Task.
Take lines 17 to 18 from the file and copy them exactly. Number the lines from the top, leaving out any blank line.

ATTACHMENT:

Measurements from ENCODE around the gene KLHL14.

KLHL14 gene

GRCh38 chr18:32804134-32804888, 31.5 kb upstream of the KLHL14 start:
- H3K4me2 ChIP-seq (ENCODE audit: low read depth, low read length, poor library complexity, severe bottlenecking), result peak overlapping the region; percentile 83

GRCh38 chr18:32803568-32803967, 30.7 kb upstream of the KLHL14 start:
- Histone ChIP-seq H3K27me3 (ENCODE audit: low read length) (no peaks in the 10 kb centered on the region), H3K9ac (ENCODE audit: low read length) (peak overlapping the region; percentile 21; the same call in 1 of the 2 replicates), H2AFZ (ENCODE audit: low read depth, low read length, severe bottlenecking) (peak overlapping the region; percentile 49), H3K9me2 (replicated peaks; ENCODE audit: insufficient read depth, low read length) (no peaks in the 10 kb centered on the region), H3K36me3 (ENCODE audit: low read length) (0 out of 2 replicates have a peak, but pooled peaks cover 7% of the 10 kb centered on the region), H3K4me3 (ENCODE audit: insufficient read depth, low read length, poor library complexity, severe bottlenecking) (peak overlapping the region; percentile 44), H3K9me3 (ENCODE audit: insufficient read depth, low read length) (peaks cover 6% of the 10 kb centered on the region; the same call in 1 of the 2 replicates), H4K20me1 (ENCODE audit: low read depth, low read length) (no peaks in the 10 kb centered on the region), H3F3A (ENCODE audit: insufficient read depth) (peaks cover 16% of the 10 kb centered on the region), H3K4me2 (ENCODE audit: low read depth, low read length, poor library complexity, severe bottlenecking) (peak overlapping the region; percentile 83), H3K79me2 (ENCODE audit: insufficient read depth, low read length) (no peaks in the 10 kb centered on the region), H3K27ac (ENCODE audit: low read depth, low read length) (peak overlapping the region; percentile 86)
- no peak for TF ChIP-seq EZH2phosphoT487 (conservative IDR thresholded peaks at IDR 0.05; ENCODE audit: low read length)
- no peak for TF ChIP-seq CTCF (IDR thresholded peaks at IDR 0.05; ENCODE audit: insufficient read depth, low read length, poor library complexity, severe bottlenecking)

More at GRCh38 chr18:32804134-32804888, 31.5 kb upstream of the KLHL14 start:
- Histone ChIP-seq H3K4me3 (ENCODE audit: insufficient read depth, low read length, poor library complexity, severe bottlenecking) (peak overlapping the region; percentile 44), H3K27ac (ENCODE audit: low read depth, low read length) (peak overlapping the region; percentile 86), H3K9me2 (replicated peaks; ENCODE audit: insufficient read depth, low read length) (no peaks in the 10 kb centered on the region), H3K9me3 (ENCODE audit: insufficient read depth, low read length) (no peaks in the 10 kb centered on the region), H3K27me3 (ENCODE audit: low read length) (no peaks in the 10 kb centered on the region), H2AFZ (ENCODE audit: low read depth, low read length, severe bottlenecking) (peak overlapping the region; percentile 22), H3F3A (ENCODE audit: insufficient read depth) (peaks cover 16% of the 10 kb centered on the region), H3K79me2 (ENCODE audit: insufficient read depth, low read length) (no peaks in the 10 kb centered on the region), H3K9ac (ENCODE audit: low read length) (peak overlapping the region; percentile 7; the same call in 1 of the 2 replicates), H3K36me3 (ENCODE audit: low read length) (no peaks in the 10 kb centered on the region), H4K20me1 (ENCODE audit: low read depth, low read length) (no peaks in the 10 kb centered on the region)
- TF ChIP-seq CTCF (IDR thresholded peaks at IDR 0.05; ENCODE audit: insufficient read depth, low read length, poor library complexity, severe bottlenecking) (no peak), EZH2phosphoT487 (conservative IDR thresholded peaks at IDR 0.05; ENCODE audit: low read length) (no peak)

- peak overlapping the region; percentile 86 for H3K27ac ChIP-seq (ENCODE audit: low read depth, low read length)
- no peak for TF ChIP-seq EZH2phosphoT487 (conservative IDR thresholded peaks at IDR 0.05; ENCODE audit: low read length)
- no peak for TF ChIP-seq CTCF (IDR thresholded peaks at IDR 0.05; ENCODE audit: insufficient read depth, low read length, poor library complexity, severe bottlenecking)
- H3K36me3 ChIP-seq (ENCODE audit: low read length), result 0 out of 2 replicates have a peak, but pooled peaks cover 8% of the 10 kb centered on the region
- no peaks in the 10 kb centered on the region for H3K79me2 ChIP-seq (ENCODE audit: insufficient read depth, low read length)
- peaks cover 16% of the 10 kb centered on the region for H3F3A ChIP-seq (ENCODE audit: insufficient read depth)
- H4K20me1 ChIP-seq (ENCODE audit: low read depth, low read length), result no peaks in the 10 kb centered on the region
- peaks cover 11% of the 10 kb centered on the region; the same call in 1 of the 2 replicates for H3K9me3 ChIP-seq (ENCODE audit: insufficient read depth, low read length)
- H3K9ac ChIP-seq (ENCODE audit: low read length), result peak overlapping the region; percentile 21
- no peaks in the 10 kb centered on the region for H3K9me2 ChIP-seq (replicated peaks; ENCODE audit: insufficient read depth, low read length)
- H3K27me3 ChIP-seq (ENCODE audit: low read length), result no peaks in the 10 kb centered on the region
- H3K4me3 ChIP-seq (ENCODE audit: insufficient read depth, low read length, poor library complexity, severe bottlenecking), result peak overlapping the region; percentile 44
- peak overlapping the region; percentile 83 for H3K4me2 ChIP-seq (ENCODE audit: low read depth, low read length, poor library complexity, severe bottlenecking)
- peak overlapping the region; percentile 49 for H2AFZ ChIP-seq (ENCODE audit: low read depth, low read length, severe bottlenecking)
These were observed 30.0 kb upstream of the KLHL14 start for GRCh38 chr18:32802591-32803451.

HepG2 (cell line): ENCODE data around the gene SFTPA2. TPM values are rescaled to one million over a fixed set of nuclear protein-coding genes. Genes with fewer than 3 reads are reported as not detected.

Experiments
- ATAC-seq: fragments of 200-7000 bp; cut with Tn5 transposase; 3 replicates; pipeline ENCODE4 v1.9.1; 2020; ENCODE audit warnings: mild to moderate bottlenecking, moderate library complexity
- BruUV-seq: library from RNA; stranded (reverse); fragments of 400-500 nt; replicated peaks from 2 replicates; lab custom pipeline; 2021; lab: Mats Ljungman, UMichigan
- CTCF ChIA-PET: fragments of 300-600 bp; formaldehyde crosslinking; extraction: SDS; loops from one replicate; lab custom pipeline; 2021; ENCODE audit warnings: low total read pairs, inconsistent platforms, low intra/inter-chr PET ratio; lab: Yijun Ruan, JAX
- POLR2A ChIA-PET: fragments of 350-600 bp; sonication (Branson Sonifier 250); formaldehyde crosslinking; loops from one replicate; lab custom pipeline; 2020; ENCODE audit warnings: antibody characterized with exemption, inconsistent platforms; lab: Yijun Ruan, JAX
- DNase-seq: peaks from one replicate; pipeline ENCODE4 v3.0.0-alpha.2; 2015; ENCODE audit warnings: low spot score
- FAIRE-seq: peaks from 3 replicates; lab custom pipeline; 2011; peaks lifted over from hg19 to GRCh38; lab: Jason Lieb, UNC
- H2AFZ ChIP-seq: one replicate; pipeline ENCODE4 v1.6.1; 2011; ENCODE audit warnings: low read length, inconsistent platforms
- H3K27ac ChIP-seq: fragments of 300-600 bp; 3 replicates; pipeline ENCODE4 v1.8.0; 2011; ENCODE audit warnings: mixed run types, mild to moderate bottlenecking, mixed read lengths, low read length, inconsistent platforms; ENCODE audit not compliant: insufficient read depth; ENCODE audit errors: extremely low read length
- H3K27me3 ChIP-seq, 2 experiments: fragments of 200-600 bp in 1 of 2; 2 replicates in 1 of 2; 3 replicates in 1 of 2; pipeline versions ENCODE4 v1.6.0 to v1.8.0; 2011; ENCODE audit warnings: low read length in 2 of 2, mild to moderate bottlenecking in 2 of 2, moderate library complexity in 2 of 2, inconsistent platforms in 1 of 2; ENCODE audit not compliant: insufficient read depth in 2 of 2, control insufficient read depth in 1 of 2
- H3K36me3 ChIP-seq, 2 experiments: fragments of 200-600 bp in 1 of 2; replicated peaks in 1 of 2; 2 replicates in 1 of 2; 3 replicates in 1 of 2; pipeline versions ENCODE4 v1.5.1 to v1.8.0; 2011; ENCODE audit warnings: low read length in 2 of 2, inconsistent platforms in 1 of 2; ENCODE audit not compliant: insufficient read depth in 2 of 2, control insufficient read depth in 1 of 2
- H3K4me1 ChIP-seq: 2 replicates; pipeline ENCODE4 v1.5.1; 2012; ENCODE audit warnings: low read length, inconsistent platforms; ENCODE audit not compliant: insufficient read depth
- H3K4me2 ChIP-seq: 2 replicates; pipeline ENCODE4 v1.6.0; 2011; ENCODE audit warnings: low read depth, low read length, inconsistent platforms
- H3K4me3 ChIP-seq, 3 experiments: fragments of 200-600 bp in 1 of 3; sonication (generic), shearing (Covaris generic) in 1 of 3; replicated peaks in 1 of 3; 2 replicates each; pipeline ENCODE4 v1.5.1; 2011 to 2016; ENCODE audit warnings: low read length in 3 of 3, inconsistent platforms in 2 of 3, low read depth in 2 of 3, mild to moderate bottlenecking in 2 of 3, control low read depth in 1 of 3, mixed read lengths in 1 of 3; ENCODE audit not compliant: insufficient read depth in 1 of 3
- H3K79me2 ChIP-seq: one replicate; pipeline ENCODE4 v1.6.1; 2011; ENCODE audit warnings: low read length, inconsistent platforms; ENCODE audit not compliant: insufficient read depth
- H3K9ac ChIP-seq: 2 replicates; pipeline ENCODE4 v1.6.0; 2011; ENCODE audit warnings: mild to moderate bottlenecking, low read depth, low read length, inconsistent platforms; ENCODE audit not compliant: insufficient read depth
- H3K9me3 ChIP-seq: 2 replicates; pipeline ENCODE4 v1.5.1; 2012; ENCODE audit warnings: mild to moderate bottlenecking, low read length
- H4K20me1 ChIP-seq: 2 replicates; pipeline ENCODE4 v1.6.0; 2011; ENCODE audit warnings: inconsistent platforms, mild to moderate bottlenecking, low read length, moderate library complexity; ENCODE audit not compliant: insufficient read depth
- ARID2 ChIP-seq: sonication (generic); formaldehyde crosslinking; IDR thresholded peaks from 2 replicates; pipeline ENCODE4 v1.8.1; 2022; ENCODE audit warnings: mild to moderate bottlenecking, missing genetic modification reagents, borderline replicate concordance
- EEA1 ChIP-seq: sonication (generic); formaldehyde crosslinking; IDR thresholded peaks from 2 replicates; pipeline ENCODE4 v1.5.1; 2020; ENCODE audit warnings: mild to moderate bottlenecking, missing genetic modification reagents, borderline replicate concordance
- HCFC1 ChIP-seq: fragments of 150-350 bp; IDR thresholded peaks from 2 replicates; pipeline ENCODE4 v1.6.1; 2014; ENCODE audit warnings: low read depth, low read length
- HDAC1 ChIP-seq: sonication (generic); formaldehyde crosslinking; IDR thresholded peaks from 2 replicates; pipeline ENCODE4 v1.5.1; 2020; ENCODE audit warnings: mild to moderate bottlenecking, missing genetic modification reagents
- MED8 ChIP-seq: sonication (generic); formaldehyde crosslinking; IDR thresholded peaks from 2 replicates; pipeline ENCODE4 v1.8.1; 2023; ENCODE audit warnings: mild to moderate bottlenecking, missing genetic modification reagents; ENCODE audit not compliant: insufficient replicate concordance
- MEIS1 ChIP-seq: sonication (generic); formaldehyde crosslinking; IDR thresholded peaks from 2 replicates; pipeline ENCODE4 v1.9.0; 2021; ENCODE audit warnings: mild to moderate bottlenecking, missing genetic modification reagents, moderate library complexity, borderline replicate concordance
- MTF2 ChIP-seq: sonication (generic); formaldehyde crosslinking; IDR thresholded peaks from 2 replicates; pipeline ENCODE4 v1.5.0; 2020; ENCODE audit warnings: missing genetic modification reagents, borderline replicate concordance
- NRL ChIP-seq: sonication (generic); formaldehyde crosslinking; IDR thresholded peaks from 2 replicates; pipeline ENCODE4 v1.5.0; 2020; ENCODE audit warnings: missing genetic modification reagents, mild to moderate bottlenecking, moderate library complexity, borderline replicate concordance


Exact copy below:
- peaks cover 16% of the 10 kb centered on the region for H3F3A ChIP-seq (ENCODE audit: insufficient read depth)
- H4K20me1 ChIP-seq (ENCODE audit: low read depth, low read length), result no peaks in the 10 kb centered on the region